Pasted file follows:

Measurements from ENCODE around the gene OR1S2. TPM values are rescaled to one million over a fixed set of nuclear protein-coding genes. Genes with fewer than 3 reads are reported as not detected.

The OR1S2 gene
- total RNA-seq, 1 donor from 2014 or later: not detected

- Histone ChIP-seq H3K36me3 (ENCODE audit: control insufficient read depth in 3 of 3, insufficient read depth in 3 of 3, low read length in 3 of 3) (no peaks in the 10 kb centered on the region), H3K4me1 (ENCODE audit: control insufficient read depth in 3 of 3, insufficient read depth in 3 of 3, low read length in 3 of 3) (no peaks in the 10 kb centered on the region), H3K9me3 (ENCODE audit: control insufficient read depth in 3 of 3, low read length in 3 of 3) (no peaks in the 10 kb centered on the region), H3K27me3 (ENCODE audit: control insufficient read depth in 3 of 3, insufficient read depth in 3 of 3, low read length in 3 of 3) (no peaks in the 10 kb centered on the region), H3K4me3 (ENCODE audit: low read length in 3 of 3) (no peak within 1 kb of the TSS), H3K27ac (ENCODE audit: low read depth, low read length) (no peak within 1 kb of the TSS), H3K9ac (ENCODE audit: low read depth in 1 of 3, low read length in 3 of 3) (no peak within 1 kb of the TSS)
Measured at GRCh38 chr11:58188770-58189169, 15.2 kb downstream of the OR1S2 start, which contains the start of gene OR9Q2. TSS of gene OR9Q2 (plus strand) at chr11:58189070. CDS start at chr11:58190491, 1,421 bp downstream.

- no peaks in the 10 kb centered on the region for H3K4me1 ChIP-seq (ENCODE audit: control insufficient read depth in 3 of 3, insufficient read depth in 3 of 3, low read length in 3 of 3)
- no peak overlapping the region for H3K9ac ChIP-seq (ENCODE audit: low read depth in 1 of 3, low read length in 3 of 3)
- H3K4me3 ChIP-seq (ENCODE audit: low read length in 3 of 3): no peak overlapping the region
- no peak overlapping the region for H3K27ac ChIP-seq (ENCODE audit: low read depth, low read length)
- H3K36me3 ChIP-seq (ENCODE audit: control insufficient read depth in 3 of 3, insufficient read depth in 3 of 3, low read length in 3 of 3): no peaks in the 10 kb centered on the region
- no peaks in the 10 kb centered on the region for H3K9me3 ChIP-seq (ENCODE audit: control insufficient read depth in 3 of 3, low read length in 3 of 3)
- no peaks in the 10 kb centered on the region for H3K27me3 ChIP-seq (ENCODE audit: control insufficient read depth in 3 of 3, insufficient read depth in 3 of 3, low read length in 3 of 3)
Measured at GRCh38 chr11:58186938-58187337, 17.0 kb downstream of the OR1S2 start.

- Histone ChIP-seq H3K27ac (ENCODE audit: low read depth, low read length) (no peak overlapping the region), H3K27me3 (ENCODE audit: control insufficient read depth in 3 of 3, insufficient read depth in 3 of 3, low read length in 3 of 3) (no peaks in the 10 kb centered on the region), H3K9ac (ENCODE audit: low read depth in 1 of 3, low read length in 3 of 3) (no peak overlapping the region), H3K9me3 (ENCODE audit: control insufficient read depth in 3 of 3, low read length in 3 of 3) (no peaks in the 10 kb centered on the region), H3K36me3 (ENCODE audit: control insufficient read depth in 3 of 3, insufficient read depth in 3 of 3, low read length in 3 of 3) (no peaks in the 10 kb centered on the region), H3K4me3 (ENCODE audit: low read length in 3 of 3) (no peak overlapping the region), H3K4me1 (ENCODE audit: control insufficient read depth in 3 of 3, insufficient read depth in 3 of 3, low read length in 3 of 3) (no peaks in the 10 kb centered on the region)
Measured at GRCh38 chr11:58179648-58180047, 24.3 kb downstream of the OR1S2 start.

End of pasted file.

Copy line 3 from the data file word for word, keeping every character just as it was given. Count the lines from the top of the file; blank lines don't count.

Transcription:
- total RNA-seq, 1 donor from 2014 or later: not detected